The UK’s Foreign and Commonwealth Office has issued a short response to the decision of India’s highest court to criminalise gay sex.

In a statement to PinkNews.co.uk an FCO spokesperson said: “The actions of India’s Supreme Court are a matter for India.”

The response by the FCO appears rather muted compared to previous statements about Russia’s anti-gay laws.

On Wednesday, India’s Supreme Court upheld a law which criminalises gay sex, reversing a landmark 2009 Delhi High Court order which had legalised same-sex sexual activity.

Section 377 of India’s penal code bans “sex against the order of nature”, which is widely interpreted to mean gay sex, and can be punished with up to 10 years in jail – although at the moment prosecutions remain rare.

LGBT campaigners in India and around the world reacted with shock at the ruling.

The court case was initially brought by the Naz Foundation, an Indian HIV campaign group. The Naz Foundation has said that it will file a petition seeking a review of the Supreme Court’s ruling.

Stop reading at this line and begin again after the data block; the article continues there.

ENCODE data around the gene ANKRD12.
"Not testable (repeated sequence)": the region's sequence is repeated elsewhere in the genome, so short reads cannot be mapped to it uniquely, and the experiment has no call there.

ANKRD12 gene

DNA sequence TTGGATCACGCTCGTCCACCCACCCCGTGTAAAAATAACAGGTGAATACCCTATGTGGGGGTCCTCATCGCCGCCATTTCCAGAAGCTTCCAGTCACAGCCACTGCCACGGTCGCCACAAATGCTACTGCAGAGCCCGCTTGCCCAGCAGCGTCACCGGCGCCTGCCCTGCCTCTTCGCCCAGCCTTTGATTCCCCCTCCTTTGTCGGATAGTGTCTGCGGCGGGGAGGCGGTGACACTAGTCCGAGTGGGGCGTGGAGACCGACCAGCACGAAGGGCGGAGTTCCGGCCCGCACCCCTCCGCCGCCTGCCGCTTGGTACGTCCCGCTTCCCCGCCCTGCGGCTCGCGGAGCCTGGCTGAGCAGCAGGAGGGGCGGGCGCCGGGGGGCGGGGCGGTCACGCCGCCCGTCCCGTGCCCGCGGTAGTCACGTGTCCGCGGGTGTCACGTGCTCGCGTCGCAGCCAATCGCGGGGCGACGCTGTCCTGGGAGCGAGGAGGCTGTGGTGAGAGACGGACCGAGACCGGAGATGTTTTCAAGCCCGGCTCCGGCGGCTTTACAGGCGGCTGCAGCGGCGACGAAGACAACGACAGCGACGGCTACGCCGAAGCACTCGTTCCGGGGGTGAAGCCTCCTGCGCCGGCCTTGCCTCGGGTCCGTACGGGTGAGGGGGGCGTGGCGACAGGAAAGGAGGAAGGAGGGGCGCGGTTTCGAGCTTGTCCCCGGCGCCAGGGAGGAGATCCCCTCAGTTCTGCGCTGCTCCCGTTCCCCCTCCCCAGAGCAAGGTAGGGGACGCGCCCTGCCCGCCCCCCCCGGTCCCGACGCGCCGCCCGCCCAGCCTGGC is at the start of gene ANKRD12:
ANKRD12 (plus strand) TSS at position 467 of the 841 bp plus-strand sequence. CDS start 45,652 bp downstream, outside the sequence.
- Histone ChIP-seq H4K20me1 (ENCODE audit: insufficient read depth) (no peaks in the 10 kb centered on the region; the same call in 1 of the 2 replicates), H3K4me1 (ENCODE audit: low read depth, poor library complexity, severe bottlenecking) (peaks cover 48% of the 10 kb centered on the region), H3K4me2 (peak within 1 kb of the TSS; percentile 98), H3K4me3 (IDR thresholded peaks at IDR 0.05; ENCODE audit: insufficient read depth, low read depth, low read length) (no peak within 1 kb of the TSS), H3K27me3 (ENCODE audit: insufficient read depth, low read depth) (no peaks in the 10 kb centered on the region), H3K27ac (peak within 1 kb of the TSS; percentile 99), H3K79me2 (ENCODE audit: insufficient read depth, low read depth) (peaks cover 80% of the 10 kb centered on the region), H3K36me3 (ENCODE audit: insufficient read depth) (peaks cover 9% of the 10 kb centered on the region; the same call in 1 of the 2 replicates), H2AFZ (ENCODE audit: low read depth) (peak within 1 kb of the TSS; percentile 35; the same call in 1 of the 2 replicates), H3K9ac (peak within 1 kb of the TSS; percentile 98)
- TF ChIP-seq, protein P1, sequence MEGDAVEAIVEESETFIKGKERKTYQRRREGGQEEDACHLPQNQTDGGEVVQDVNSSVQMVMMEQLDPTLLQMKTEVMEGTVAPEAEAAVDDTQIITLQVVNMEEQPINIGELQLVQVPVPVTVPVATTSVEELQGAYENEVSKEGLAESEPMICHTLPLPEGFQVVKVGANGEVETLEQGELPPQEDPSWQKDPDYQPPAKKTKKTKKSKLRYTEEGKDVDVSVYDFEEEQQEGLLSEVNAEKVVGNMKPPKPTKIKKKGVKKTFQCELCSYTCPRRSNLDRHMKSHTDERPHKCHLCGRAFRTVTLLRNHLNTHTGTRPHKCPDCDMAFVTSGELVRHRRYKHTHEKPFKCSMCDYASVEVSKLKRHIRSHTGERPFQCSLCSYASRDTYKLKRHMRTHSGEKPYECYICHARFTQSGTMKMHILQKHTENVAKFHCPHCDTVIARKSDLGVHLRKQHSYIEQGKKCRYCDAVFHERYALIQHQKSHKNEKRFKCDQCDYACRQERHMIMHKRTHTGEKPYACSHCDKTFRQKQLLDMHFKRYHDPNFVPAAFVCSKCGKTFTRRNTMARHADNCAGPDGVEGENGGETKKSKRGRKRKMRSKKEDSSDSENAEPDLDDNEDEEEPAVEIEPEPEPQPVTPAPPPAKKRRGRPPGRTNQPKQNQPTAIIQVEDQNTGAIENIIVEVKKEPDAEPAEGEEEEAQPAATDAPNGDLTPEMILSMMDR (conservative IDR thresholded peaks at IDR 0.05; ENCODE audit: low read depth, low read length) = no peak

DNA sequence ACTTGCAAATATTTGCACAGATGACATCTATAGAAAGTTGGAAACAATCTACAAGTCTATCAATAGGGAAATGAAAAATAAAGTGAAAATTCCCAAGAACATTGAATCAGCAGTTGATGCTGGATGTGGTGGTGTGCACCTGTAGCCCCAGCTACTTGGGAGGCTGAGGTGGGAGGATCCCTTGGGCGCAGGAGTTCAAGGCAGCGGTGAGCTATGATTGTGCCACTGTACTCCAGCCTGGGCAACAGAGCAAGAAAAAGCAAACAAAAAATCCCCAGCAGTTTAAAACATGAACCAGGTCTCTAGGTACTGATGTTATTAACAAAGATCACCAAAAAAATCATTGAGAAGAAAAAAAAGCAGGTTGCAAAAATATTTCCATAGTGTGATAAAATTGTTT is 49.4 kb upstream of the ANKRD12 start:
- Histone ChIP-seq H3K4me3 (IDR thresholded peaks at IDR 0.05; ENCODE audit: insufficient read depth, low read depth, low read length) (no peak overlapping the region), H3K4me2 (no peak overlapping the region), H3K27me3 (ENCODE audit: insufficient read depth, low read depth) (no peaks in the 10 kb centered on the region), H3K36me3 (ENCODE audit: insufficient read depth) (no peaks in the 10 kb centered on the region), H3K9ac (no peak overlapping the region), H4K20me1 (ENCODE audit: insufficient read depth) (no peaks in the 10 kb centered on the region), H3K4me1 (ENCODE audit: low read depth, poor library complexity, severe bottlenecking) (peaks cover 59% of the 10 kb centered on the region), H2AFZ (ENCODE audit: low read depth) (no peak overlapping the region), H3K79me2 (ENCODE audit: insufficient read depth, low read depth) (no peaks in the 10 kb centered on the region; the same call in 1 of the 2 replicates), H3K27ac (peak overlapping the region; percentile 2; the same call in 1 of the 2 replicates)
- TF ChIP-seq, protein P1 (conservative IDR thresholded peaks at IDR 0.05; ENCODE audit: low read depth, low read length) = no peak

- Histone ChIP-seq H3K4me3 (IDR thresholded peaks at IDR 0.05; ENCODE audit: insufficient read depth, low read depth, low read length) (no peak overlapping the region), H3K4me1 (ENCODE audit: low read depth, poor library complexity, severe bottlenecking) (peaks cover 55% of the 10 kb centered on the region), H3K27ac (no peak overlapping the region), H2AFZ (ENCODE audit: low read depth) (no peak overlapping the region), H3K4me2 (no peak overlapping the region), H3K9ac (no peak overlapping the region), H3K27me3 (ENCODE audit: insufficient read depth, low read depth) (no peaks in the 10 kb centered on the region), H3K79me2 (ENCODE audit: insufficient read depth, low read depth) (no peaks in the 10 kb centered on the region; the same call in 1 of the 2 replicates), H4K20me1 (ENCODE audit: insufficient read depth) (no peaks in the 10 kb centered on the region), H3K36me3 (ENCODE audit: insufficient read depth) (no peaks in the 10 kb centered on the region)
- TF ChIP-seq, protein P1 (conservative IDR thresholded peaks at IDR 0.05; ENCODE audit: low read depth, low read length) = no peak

“This decision is a body-blow to people’s rights to equality, privacy and dignity,” said G Ananthapadmanabhan, of Amnesty International India.

“It is hard not to feel let down by this judgment, which has taken India back several years in its commitment to protect basic rights,” he added.

Dr Purna Sen, former Head of Human Rights at the Commonwealth Secretariat and chair of the Kaleidoscope Trust, said: “The Supreme Court’s ruling is a terrible setback for the struggle to secure equal rights for LGBT people, not just in India, but in many of the Commonwealth countries that still enforce colonial era restrictions on the liberties of LGBT people.”

Dr Sen, who was born in India and now works at the LSE in London, added: “The 2009 ruling that read the ban on same-sex relationships as being at odds with the Constitution acted as a real beacon for hope in the Commonwealth.”

India remains a member of the Commonwealth and the UK has incredibly close cultural, political and economic ties with the country.

The UK is to end financial aid to India by 2015. Support worth about £200m ($319m) will be phased out completely by then.